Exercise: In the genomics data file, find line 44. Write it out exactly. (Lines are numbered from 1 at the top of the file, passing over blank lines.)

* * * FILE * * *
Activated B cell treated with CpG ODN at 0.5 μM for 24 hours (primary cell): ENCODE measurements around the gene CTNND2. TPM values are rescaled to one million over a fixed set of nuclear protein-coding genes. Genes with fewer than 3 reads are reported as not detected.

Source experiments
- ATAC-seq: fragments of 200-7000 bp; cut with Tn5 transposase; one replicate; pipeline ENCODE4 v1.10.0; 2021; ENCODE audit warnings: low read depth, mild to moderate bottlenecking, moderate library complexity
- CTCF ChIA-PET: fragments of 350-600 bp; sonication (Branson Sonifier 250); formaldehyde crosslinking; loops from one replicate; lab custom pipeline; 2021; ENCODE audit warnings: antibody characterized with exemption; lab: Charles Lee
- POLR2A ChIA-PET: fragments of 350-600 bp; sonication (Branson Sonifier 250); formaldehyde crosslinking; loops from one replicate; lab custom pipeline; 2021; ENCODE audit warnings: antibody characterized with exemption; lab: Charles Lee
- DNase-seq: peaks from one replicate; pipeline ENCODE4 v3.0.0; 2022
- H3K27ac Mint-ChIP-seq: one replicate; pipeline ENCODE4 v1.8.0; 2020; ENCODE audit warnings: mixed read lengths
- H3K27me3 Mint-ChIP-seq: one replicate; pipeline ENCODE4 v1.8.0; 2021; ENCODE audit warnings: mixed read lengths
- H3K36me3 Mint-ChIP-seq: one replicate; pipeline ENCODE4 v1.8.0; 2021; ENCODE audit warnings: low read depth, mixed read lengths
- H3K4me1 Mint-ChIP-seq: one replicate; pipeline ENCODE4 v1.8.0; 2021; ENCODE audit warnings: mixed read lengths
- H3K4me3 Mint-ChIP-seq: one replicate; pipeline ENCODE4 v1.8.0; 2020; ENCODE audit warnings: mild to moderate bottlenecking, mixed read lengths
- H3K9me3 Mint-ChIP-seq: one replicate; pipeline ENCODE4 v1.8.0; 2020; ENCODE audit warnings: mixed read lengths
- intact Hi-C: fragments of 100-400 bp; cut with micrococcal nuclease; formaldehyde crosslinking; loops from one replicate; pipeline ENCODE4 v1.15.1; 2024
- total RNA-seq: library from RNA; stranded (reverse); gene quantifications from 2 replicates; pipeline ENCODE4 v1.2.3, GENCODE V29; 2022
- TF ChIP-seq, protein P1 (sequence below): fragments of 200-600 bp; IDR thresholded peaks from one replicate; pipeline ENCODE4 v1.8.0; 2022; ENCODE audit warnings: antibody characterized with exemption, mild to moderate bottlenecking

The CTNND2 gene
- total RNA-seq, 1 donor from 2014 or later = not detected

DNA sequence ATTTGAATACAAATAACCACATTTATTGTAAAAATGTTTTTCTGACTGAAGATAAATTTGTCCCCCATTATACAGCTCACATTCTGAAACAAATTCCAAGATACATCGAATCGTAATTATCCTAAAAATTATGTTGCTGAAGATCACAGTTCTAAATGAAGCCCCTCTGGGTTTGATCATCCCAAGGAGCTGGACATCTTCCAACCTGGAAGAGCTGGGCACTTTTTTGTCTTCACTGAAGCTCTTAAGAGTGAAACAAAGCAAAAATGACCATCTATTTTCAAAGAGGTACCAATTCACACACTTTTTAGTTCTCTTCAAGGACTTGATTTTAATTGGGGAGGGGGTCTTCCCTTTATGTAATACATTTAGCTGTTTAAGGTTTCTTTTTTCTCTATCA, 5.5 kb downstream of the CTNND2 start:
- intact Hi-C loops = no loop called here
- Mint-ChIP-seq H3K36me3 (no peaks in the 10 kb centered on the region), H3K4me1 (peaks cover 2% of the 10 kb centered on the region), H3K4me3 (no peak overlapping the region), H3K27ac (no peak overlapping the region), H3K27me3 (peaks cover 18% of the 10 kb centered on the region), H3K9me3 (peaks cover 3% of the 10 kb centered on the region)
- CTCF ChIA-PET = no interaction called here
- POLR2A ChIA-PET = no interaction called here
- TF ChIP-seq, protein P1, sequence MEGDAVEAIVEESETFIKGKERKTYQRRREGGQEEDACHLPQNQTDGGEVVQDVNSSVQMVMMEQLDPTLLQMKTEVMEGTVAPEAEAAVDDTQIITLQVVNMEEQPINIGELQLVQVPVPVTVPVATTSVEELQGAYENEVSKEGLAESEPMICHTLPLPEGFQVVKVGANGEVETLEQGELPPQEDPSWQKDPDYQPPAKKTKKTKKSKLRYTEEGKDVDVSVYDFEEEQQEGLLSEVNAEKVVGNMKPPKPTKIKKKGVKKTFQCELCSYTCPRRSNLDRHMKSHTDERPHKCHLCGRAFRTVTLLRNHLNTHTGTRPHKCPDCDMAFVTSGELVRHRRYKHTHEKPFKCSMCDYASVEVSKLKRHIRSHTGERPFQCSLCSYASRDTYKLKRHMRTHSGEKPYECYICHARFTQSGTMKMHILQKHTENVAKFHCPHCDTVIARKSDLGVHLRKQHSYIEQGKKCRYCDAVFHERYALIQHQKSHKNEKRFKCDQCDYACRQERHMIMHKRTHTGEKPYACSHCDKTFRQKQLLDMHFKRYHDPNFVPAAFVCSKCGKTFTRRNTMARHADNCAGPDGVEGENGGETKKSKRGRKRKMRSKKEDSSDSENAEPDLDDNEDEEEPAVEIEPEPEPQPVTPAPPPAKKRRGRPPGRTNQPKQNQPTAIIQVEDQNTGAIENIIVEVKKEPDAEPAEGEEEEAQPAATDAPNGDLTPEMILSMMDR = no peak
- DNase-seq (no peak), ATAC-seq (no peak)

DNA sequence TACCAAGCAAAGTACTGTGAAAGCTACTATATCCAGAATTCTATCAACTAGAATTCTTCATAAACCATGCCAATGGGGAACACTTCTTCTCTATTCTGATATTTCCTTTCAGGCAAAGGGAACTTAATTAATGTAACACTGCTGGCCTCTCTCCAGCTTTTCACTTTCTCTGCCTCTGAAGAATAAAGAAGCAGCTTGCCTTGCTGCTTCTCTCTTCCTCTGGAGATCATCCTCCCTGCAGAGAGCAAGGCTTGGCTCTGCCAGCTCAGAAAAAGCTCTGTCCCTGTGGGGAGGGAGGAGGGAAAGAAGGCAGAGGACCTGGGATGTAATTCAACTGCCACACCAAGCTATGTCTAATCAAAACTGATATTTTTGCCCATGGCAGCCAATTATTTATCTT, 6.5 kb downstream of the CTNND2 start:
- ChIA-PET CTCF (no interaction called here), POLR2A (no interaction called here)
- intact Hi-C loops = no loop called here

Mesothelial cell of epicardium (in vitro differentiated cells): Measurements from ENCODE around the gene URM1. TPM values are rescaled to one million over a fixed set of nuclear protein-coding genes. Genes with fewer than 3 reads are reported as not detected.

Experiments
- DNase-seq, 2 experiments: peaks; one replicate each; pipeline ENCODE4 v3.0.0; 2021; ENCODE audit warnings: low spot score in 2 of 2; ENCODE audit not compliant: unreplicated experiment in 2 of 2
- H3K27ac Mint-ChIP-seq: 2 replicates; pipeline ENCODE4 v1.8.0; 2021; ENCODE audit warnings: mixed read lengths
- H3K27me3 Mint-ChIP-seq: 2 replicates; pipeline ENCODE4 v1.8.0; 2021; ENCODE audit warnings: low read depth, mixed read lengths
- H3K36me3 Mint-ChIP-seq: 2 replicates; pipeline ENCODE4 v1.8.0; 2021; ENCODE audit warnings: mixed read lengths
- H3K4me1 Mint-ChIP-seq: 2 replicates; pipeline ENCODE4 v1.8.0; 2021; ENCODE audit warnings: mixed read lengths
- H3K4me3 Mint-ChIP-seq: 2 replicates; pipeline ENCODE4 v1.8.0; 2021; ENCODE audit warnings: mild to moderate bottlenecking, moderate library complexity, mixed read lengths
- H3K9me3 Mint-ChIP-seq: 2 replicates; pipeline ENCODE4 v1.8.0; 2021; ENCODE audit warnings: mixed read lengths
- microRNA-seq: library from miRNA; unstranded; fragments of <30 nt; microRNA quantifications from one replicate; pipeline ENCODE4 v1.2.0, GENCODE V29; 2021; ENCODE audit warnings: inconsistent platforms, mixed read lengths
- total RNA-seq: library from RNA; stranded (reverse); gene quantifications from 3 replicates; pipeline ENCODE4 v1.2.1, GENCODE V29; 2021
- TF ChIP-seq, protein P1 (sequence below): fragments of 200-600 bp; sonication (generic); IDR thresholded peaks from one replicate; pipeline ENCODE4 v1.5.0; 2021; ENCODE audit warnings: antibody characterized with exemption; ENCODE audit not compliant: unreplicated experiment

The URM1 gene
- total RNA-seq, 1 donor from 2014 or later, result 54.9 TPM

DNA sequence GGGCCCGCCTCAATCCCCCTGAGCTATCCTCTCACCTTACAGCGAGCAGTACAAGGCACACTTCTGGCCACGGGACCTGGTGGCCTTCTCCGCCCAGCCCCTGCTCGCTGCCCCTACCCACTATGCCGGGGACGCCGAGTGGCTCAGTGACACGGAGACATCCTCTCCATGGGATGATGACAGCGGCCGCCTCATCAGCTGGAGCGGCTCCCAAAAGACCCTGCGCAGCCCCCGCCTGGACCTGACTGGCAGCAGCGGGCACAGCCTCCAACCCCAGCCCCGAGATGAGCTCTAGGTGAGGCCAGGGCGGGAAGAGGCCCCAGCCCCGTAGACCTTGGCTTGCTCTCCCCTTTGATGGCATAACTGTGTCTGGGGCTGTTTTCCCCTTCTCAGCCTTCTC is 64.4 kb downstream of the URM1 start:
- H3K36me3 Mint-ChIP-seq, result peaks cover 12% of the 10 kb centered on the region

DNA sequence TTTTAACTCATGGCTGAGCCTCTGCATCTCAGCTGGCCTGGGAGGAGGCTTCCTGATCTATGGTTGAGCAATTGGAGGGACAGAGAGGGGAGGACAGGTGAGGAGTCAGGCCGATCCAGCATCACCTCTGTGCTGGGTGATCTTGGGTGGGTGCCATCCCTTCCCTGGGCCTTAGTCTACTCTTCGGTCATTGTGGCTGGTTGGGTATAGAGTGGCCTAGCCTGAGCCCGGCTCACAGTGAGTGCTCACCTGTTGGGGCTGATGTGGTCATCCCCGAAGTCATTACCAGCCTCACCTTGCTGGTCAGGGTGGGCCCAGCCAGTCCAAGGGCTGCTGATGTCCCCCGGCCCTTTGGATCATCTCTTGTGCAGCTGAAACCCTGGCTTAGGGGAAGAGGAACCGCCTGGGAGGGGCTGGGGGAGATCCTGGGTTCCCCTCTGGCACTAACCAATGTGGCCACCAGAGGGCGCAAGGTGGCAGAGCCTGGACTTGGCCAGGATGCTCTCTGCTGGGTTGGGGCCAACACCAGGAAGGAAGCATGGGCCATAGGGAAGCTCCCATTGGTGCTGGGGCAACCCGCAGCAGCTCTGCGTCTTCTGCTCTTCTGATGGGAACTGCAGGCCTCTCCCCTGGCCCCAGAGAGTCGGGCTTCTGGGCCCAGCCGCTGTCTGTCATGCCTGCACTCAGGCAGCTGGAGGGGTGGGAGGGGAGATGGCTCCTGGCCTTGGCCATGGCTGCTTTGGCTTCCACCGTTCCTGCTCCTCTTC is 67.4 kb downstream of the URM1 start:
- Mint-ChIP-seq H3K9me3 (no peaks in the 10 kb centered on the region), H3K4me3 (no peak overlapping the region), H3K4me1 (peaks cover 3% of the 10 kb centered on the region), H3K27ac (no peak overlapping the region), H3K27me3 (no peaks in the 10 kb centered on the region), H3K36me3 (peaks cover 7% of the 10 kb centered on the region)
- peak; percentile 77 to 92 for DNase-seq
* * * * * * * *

DNA sequence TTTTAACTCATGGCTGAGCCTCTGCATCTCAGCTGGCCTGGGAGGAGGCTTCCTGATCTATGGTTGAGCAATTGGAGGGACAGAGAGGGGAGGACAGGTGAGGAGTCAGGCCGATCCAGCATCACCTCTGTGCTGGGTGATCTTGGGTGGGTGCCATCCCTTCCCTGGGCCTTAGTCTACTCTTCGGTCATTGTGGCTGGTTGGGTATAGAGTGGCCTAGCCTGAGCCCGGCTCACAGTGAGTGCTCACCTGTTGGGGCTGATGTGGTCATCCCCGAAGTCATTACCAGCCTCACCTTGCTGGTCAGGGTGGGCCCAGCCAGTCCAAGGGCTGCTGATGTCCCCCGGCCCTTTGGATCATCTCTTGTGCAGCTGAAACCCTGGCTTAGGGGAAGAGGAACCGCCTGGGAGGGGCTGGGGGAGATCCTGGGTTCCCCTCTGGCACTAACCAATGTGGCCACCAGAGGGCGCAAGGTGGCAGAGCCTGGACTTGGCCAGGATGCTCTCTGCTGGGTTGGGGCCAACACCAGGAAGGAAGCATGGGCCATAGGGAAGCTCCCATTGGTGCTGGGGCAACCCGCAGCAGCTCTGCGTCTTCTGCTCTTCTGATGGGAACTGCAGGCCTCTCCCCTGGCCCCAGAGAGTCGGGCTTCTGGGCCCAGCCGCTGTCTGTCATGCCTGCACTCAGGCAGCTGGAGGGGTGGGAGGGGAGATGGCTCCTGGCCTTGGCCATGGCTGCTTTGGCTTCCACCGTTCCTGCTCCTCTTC is 67.4 kb downstream of the URM1 start: